My upbringing in Australia was unequivocally cross-cultural. Growing up in the suburbs of Sydney with Chinese parents, food was the pipeline to our heritage. My mum was a fervent cook, wowing her three hungry children with complex Cantonese flavors from her motherland. Our palates were accustomed to big flavors—stir-fried Asian greens laced with sharp fermented bean curd, steamed ‘porkcakes’ spiked with salted black beans, and hotpots that sang with salient notes of ginger and umami. With these punchy flavors as our dinnertime norm, the day my mum served steak with peas was always going to be memorable. While I still ate and appreciated meat during my early teens, it was the vibrant mound of peas that got my attention. Sure, I had eaten peas in omelettes and fried rice before, but I had never experienced peas as a side dish, so naked and unadorned. As I popped them into my mouth, each pea burst with a grassy sweetness that thrilled me. Soon, I would part ways with steak forever, but peas remain one of my ultimate comfort foods.While I enjoy peas all year round (you will always find a bag or two in my freezer for quick pantry meals), there’s sweet relief when the first peas of the season, in all their incarnations, appear. The arrival of green peas, snow peas, sugar snaps, and pea shoots signals promise and renewal, and the chance to reset our mind and our diet with a greener outlook.I usually kick off early summer by excessively gorging on peas. Sugar snaps and snow peas don’t even require cooking—snack on them raw or slice razor thin and add them to salads. And while it’s great to find pre-podded peas, there is something intensely gratifying in methodically tearing open a fresh pod and sliding out the pudgy, tender spheres. When purchasing fresh peas, choose pods that are bright green and plump, and on the smaller side—overlarge pods can house starchy peas. Make sure you don’t discard your pods – I recently discovered that the empty pea pods can be used to make veggie stock. The Venetian dish risi e bisi, a soupy rice with peas, is traditionally made with pod stock, which delivers an assertive pea flavor.This salad brings fresh flavors to the plate with confidence and swagger. Barely blanched peas mingle with pan-fried sugar snaps, snow peas, and another of my favorite spring ingredients, asparagus, which are cooked on high heat until just tender yet still crisp with the slightest hint of charring to add smokiness. I’ve chosen farro as the workhorse grain in this salad—its distinct chewy, nutty texture is substantial both to the bite and to the appetite. Salty, lemony, and herbaceous, the feta-mint dressing will likely become your summer stalwart, as it is also perfect served with grilled vegetables, folded through warm pasta, or slathered on crispy roasted potatoes.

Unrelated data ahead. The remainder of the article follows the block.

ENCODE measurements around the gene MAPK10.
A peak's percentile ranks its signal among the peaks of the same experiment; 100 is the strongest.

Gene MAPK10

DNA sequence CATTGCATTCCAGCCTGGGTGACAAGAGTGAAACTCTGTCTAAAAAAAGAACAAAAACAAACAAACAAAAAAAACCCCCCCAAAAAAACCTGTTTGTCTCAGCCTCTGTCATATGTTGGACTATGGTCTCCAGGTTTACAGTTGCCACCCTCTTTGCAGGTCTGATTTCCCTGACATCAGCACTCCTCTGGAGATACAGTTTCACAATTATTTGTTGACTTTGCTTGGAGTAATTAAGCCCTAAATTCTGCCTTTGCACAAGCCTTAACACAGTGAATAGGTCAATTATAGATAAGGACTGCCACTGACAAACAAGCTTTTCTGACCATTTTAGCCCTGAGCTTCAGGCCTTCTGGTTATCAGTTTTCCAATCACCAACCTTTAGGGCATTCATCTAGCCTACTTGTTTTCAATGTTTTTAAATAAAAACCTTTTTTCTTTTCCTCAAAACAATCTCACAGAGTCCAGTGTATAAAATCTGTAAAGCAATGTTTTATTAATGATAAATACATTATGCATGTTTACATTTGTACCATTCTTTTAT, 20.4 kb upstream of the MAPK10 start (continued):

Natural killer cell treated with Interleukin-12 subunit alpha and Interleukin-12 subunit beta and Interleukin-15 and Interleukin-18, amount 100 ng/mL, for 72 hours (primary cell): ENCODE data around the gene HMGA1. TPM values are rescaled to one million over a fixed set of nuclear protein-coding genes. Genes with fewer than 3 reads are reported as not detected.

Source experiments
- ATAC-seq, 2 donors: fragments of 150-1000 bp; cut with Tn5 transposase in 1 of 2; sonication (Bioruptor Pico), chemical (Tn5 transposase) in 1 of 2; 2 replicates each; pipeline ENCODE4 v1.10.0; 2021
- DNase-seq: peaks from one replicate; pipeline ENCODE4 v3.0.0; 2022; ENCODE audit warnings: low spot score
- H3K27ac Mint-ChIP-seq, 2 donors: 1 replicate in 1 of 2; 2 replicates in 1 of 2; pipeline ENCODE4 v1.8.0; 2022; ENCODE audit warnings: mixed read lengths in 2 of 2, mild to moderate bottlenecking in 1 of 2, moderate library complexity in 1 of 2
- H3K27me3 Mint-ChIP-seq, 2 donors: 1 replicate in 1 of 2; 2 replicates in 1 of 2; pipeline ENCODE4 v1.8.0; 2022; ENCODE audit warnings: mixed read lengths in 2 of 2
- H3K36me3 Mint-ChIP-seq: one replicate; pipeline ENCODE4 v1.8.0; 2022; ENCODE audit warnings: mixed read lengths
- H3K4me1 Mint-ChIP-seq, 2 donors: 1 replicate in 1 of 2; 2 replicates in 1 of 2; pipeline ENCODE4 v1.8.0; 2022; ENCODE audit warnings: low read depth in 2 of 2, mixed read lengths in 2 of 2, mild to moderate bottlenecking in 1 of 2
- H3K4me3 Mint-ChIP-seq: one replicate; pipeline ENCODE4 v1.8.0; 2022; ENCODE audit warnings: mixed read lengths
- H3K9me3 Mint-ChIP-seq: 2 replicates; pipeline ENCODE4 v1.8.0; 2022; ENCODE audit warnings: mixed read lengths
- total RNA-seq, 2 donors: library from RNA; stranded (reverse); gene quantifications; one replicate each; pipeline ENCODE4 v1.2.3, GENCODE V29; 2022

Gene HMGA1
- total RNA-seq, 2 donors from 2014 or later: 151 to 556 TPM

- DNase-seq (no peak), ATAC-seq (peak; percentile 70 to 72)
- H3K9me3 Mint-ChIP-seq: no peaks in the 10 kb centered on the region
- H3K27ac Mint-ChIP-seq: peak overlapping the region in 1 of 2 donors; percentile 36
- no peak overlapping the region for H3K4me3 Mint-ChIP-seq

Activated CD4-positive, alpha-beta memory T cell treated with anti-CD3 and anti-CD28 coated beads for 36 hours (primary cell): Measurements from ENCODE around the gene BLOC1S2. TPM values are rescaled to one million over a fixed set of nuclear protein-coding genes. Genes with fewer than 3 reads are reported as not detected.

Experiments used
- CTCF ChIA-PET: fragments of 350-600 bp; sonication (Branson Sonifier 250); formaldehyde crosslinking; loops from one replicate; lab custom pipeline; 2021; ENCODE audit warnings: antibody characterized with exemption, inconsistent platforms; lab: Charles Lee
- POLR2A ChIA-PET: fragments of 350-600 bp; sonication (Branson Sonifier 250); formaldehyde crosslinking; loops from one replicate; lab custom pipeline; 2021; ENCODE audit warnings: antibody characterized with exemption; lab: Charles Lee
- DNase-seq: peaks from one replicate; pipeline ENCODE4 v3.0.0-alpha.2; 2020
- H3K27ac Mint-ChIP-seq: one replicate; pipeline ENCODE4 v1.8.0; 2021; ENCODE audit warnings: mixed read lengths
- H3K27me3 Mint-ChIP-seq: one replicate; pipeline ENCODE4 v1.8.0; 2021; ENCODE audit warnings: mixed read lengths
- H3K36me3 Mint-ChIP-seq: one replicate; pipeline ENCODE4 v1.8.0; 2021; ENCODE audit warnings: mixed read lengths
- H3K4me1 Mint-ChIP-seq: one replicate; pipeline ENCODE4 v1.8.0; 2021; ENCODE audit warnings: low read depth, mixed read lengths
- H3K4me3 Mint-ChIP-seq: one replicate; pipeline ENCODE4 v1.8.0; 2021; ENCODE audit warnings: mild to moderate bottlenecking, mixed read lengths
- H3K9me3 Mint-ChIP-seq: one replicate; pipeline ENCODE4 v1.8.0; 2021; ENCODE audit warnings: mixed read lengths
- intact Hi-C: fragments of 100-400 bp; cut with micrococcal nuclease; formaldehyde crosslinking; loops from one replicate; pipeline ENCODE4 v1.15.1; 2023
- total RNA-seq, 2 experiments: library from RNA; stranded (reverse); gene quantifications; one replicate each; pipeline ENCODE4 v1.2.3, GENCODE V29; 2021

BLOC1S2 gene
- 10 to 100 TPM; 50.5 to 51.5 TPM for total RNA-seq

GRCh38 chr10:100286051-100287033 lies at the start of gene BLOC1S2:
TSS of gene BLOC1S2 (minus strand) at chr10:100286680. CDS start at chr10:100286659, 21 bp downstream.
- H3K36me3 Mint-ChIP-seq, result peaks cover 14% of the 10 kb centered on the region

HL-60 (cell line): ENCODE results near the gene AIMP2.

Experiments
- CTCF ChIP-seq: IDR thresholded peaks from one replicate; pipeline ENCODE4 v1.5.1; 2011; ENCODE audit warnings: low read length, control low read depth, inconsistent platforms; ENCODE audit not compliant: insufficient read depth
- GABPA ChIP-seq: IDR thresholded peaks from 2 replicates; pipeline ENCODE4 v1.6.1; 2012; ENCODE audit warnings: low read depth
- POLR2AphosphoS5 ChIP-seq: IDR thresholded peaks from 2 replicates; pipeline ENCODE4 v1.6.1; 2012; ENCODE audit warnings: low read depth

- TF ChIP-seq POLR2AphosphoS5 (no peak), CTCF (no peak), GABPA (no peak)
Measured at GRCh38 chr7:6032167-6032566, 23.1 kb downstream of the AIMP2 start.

When the evening light lingers and begs me to dine al fresco, I want something light but satisfying. I want something bursting with summer produce. I want something cool and refreshing that I can enjoy with a crisp glass of wine. Yep, I want a salad. But not just any salad, and certainly not a lame salad—which, to me, is a crime during a season ripe with so many amazing possibilities.This is the salad I make on those rare and lovely unhurried nights. It features the alluring combination of juicy peaches and even juicier tomatoes that are lightly coated in just enough dressing to moisten—so that nothing overpowers the flavors of the fruit. Hunks of creamy burrata pair beautifully here, offering luxurious richness that, again, does not compete with the fruit.The fried farro sprinkle is perhaps the best part. The grains are fantastically crunchy, like tiny Corn Nuts, with an irresistible nutty-earthy flavor. They’re quick and easy to make—especially if you start with store-bought pre-cooked farro (which I typically buy from Target). These pre-cooked grains are dry to the touch, which means they’re safe and ready to plop into hot oil. If you were to cook your own farro, you’d need to air it out for a few hours to remove all surface moisture so that the hot oil won’t pop and bubble over. (Trust me; I know this from experience.)You’ll only use half of the fried grains for this salad, but it makes sense to go ahead and fry it all up while you’re at it so you’ll have leftover crunchies to play with. They hold beautifully in an airtight container at room temperature for a week or in the freezer for three to four months. Use them on any salad, over a creamy soup, on casseroles, on pasta tosses, over scrambled eggs, and even on an ice cream sundae—basically wherever you crave a little crunch.
Ten minutes of simple prep work and an hour of hands-off marinating time deliver this almost effortless slaw that scores big in the flavor department. Matchstick carrots make it ultra-easy; just dump, stir, and go. Seasoned with a simple mixture of lemon juice, mustard seeds, and salt, this slaw lends itself a variety of uses—try it on barbecue sandwiches, tacos, and turkey or chicken burgers—or serve it as a side dish at your next barbecue or potluck.
Mast-o khiar is a refreshing yogurt salad made with cucumbers, dill, garlic and shallots. It can be served alongside everything from Persian flatbread to meats and fish. Slideshow: More Cucumber Salad Recipes
Turning boring broccoli into a flavor-packed salad is our favorite way to eat this vegetable. These recipes use fresh herbs, flavorful dressings and bright flavors to transform broccoli into a side dish your whole family will love--even the notorious broccoli haters. These salads and slaws are perfect for summer cookouts, holiday potlucks and casual family meals, and are a great way to add cheerful color and punchy flavor to your dinner table any time of year. Here, some of our easiest (and most delicious) recipes for broccoli salad.